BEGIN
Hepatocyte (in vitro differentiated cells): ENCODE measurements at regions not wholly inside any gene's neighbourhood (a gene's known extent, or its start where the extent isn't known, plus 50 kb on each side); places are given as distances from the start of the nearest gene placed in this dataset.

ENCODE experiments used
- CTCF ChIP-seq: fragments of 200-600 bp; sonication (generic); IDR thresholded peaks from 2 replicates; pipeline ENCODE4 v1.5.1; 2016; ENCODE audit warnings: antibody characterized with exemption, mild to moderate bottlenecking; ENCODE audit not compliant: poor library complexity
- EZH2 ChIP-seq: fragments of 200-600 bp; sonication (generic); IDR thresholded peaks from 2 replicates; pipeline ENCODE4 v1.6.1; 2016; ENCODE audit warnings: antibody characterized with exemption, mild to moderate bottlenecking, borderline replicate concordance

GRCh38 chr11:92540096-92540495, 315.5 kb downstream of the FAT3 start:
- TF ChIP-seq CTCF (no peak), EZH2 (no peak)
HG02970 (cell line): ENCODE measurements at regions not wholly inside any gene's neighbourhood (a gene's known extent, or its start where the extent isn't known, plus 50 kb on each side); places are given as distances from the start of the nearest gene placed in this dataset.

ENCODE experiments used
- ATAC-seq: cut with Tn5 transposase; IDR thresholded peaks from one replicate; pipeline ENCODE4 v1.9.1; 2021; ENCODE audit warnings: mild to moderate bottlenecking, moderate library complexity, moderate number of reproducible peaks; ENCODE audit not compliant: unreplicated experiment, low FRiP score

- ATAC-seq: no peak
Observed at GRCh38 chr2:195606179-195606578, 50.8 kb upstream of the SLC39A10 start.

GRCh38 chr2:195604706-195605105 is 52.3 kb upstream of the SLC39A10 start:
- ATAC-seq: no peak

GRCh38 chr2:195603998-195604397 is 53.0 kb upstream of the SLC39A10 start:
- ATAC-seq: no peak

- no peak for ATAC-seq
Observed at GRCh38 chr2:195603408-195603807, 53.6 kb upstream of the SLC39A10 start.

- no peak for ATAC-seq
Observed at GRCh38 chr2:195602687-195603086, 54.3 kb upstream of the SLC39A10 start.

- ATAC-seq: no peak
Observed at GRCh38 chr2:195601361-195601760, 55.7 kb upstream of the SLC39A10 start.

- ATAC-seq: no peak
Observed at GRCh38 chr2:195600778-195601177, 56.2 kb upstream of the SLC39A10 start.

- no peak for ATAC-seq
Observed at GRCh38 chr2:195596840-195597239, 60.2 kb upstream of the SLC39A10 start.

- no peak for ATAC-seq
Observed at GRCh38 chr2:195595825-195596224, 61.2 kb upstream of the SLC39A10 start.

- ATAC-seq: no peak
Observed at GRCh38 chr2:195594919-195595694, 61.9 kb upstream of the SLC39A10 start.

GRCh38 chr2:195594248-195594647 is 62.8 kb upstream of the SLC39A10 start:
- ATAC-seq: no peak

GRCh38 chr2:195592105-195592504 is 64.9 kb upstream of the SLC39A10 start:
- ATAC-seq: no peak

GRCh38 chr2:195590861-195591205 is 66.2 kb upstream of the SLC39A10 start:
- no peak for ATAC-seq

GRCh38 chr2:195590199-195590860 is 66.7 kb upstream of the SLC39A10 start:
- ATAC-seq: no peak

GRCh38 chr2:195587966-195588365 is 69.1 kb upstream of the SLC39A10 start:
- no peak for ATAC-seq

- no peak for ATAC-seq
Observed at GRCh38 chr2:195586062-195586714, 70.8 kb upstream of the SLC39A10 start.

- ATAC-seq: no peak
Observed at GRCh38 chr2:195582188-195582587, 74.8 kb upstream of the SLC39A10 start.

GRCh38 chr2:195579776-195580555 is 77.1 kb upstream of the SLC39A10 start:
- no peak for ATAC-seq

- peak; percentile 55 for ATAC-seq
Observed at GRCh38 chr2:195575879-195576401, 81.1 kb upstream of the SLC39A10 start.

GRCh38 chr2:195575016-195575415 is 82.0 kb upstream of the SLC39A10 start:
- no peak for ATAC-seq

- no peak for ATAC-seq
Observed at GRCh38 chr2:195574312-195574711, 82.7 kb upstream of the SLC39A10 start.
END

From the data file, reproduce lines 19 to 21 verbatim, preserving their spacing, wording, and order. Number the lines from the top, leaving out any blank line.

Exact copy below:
Observed at GRCh38 chr2:195602687-195603086, 54.3 kb upstream of the SLC39A10 start.

- ATAC-seq: no peak
Observed at GRCh38 chr2:195601361-195601760, 55.7 kb upstream of the SLC39A10 start.